Kids play the same games all over the world. Yet there are less shootings somehow.

The kid talking about the BB guns was interesting. It's an old trick, you talk to enough people until you get the news copy you want. The kid is a bit too keen and too young too know better. Of course a thirteen year old should probably not be playing COD. Frankly no one should be.

In High school I had a friend who was half Japanese. Brought back a bunch of catalogues once of all the plastic BB pellet toy guns you could buy in Japan. Even got a couple into the country somehow. God how we obsessed about them. Still a lot less or even no mass shootings in Japan or Australia in recentish times.

As I've mentioned in previous threads I've grown up around firearms, and frankly have no particular problem with them in the context of tools for land management or recreational hunting. Talking to my mum just after Christmas she mentioned that the police had been around recently to check that my dad was storing his guns properly. As in secured in lockers with other critical parts of the weapon stored elsewhere.

This is not a hard problem. It's not even a solved problem - it's like 1960's Russian Genetics. We are just sitting here on deck chairs, being slightly confused.
posted by Hello, I'm David McGahan at 4:04 AM on February 1, 2013 [5 favorites]


I don't understand why cultural criticism of video games leaves out the violent games that the NRA publishes on mobile game platforms, which are made available to four-year-olds and up.

Cite?
posted by ZenMasterThis at 4:12 AM on February 1, 2013


If you're American, then I'm going to predict from your statement that you live in the city :)

I'm in England. I guess I just feel a bit left out of discussions about guns round here.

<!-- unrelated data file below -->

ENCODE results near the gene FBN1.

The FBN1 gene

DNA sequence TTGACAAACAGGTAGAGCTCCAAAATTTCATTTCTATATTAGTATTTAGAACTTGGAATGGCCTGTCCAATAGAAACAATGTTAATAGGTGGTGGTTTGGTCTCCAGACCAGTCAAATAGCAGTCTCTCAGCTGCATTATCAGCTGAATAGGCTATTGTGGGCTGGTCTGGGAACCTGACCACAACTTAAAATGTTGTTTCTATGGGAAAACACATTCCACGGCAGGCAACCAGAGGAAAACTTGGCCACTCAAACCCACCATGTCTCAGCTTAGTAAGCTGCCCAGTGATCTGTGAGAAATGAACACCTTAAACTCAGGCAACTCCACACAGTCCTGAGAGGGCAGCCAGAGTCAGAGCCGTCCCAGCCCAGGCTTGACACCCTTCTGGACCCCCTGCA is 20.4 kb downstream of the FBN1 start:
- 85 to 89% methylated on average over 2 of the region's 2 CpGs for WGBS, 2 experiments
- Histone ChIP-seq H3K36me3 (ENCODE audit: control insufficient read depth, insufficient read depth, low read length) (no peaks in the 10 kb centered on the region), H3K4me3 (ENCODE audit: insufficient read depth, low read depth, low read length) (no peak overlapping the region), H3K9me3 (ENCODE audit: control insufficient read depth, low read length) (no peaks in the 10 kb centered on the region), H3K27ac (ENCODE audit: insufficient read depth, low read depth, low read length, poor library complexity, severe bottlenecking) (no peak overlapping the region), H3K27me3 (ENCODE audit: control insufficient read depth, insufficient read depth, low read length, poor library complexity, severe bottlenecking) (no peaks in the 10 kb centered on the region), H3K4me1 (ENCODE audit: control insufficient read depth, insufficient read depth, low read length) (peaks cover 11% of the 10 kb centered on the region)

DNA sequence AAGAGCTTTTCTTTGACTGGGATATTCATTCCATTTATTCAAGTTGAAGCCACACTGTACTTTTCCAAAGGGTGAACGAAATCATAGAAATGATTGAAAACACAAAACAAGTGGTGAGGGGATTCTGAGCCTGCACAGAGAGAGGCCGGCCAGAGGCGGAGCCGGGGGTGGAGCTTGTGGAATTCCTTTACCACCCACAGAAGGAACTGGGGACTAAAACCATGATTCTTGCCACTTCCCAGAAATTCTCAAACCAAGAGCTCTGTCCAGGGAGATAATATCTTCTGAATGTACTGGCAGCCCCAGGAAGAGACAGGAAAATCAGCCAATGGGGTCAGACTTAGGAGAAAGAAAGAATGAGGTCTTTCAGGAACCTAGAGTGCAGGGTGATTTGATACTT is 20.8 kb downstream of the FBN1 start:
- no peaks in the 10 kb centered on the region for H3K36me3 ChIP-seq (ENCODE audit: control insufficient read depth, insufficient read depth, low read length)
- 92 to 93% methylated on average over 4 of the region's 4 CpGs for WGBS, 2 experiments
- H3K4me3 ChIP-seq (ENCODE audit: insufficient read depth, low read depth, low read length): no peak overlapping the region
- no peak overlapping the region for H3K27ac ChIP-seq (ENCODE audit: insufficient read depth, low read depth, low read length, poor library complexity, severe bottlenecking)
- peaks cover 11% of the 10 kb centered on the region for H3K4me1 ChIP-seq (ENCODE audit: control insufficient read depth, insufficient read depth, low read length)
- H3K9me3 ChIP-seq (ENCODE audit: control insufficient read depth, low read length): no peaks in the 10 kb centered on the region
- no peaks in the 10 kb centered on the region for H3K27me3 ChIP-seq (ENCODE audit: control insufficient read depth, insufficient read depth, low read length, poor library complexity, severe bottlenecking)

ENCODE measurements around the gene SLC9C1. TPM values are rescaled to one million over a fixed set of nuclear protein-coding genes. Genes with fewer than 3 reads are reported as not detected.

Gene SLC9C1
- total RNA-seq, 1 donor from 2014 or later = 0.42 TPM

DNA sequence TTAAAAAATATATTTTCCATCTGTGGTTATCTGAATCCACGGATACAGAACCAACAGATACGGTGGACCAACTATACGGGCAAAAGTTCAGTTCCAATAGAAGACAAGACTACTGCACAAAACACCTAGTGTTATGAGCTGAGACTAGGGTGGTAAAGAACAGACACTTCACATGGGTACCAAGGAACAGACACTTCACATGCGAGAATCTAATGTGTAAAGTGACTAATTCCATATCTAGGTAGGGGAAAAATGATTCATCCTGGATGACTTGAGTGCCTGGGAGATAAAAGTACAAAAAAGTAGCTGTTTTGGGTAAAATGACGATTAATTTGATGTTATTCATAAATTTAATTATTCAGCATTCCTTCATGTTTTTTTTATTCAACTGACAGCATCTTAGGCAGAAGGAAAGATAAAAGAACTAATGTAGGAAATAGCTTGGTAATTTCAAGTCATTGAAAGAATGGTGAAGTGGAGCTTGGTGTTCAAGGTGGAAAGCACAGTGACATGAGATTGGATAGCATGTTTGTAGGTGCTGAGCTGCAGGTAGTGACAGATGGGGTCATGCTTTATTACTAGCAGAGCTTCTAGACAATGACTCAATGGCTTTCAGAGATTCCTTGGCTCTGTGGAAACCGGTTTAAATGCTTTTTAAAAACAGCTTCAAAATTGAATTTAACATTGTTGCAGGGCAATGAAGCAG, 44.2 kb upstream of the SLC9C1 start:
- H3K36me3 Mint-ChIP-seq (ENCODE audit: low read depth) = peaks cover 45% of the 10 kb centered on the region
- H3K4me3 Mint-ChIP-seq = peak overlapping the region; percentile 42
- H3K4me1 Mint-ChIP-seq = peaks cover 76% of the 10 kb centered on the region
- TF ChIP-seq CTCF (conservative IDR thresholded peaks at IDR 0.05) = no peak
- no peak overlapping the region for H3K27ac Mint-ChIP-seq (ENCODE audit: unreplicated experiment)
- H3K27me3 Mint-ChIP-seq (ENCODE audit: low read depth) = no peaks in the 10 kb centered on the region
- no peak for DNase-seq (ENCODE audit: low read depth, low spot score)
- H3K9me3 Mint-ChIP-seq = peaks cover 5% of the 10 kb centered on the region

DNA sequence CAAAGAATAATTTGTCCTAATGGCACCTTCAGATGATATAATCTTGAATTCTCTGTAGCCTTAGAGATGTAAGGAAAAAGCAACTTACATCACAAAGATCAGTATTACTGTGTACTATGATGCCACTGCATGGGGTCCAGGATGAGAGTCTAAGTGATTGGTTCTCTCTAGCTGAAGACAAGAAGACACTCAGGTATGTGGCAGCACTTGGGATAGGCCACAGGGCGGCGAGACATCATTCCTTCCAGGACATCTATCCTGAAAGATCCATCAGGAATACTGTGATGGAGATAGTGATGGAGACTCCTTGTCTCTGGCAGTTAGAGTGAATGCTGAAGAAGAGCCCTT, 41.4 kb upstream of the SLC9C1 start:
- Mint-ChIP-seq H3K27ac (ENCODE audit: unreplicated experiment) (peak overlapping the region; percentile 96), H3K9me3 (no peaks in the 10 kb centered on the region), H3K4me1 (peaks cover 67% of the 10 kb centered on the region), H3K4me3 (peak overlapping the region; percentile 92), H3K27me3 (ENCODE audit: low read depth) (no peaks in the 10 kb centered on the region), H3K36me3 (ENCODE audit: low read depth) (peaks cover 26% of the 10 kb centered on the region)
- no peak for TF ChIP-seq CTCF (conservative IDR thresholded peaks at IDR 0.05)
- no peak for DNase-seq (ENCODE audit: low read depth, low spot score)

posted by colie at 4:39 AM on February 1, 2013


Cite?

About halfway down CNN mentions how the game was originally rated 4+ years, thouh they've bumped it up to 12+ now. Also, the only thing you shoot in the game (apparently,) are target, for what that's worth.
posted by InsanePenguin at 4:39 AM on February 1, 2013


And suddenly that one thirteen year old speaks for all? Suddenly every thirteen year old is a gun nut lasciviously slobbering over assault weapons?
posted by Hello, I'm David McGahan at 4:50 AM on February 1, 2013 [1 favorite]


Round x in the NRA's attempt to send the attention everywhere apart from the things that shot and kill people...

I don't like the NRA any more than you do but I somehow doubt they've paid off a British gaming site. And one that consistently goes against industry trends by rating niche games higher than AAA titles. They're one of the few reputable gaming sites and they share some writers with Rock Paper Shotgun, the other legit site.
posted by Charlemagne In Sweatpants at 4:54 AM on February 1, 2013 [2 favorites]


You could probably make a game that more accurately simulates the entire experience, but then it wouldn't be fun.

Guard unveils virtual-reality training system:

"The Pennsylvania National Guard has taken first-person-shooter video games to a new level.

"The Guard this week unveiled its new Dismounted Soldier Training System, or DSTS, at Fort Indiantown Gap. The virtual-reality training device allows a squad of soldiers - up to nine - to be simultaneously immersed in a digital combat environment where they can train on different scenarios in different terrain.

...

""The intent of simulators is to provide a practice round before they do the live event.""
posted by MonkeyToes at 4:55 AM on February 1, 2013